# What is meant by the term "completeness relation"

A Hilbert space $\cal H$ is *complete* which means that every *Cauchy sequence* of vectors admits a limit in the space itself.

Under this hypothesis there exist Hilbert bases also known as *complete orthonormal systems* of vectors in $\cal H$. A set of vectors $\{\psi_i\}_{i\in I}\subset \cal H$ is called an **orthonormal system** if $\langle \psi_i |\psi_j \rangle = \delta_{ij}$. It is also said to be **complete** if a certain set of equivalent conditions hold. One of them is
$$\langle \psi | \phi \rangle = \sum_{i\in I}\langle \psi| \psi_i\rangle \langle \psi_i| \phi \rangle\quad \forall \psi, \phi \in \cal H\tag{1}\:.$$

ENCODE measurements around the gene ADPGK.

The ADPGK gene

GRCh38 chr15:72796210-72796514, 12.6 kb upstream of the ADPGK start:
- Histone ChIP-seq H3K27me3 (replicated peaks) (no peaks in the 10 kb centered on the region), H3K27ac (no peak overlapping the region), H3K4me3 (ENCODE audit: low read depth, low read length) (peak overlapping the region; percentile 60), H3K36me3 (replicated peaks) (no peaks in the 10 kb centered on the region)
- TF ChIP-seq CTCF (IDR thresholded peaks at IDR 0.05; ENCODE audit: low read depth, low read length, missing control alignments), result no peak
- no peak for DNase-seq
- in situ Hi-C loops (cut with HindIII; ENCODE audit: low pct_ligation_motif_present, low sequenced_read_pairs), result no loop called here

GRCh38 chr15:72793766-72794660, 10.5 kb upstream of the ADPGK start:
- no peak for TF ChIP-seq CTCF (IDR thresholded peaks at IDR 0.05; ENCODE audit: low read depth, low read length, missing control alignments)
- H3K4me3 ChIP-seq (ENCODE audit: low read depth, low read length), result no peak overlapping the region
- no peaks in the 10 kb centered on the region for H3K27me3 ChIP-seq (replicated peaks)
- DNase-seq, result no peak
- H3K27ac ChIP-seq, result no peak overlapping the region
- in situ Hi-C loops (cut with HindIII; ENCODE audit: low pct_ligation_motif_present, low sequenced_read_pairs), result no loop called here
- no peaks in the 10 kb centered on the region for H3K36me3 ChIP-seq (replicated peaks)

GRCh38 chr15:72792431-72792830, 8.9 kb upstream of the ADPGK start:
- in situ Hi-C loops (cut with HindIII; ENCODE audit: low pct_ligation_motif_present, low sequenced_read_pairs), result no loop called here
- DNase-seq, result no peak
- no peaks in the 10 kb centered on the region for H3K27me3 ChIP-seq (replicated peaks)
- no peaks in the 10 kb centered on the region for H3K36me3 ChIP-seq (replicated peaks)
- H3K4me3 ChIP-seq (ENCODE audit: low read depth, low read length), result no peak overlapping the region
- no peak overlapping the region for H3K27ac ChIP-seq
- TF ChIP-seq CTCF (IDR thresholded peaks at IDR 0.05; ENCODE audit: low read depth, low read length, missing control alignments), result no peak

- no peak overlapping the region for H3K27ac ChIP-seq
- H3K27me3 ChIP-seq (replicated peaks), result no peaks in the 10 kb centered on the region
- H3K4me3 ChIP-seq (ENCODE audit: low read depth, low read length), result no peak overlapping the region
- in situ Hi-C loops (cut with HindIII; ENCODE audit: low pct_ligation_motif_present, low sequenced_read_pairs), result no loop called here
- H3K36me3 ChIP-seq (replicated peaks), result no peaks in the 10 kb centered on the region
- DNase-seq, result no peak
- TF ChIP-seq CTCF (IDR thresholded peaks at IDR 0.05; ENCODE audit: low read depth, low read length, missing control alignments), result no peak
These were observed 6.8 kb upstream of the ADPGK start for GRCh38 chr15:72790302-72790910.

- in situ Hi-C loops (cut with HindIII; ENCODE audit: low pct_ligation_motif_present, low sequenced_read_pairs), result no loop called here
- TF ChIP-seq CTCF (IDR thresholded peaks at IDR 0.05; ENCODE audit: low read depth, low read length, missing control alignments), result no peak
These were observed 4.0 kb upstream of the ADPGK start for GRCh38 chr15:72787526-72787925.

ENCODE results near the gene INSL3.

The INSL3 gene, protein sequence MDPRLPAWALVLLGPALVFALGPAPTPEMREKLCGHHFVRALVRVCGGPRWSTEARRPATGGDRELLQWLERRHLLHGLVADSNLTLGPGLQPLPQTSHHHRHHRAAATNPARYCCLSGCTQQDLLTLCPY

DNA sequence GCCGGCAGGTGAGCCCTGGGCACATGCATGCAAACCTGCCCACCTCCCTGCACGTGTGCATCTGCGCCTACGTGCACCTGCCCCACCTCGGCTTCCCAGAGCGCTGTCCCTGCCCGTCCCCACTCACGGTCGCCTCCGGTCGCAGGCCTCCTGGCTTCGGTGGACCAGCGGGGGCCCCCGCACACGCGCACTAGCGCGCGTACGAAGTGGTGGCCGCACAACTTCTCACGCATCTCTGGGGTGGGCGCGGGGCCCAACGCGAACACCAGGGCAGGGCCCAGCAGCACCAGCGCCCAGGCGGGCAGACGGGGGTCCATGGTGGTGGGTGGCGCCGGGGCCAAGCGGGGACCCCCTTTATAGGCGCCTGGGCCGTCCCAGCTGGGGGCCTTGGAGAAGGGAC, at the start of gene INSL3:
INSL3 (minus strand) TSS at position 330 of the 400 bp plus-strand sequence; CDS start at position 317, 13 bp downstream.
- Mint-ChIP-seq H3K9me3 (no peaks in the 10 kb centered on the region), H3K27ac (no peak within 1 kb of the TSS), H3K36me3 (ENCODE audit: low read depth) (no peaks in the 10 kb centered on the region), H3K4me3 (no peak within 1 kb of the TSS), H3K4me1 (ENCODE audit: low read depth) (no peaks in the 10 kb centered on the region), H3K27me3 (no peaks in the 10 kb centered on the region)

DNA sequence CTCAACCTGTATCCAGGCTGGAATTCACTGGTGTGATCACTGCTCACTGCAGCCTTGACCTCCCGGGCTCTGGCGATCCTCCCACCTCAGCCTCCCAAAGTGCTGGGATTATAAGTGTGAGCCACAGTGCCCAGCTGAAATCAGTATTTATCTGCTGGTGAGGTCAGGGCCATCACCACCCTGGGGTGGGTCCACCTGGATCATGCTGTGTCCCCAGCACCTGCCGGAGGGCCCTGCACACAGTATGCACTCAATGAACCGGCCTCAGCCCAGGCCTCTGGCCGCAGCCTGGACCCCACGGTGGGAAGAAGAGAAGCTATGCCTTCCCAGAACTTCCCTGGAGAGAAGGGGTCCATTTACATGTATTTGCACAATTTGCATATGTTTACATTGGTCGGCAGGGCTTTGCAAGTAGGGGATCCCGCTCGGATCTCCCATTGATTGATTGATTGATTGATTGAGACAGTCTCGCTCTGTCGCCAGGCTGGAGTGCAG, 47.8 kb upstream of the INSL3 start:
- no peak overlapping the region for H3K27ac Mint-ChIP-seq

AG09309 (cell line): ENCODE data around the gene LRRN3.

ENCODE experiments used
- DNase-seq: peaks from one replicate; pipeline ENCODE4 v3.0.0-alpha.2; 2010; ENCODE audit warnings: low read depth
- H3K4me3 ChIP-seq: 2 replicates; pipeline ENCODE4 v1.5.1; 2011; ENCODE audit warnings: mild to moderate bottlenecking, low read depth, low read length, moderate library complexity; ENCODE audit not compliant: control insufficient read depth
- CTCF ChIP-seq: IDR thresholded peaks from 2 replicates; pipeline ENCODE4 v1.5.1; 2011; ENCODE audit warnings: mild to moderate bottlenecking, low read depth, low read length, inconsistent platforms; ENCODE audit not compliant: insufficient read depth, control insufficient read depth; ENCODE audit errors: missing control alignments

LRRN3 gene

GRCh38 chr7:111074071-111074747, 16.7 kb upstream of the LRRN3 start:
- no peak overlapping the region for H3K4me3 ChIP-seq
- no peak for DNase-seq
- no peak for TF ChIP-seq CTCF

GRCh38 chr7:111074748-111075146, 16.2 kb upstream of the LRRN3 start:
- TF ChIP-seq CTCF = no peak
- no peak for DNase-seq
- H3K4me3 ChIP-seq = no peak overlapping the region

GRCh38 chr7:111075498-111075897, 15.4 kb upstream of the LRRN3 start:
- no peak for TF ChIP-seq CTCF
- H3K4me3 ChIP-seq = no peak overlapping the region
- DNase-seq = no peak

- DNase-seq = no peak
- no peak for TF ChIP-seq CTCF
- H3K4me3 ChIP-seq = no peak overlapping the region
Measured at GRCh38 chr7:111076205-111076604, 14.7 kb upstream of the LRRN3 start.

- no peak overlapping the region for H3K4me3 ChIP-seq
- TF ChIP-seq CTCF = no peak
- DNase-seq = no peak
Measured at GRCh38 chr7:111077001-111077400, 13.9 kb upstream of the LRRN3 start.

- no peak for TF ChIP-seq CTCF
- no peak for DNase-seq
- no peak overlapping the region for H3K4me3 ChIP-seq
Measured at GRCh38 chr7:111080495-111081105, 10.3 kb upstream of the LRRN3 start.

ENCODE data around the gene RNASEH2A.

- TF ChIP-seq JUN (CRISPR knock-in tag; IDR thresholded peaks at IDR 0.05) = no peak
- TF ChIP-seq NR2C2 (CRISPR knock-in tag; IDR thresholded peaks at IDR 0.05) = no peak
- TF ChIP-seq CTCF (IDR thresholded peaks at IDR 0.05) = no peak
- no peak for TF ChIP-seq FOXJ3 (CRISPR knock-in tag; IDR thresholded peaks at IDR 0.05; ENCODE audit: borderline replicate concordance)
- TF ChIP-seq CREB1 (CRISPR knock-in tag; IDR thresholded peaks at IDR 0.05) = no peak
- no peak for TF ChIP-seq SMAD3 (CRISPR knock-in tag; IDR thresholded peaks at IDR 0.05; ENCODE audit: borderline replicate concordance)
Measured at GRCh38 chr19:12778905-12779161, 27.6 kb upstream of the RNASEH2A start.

(This sum is absolutely convergent and must be interpreted if $I$ is not countable, but I will not enter into these details here.)
Since $\psi,\phi$ are arbitrary, (1) is often written
$$I = \sum_{i\in I}| \psi_i\rangle \langle \psi_i|\tag{2}\:.$$

This completeness relation of the basis means that you can reach all possible directions in the Hilbert space. It means that *any* $|\psi \rangle$ can be made up from these basis vectors.

If the sum of the projectors (the ket-bras) would not be the unit matrix, the vector $|\psi\rangle$ could have components which cannot be represented within your basis.

Take a three dimensional example. Taking the three canonical basis vectors as your $|\phi_n\rangle$, like $|\phi_1\rangle = (1, 0, 0)^\mathrm T$ and so on, you can see the completeness relation. If one of them is missing, your basis would not span the entire $\mathbb R^3$ space.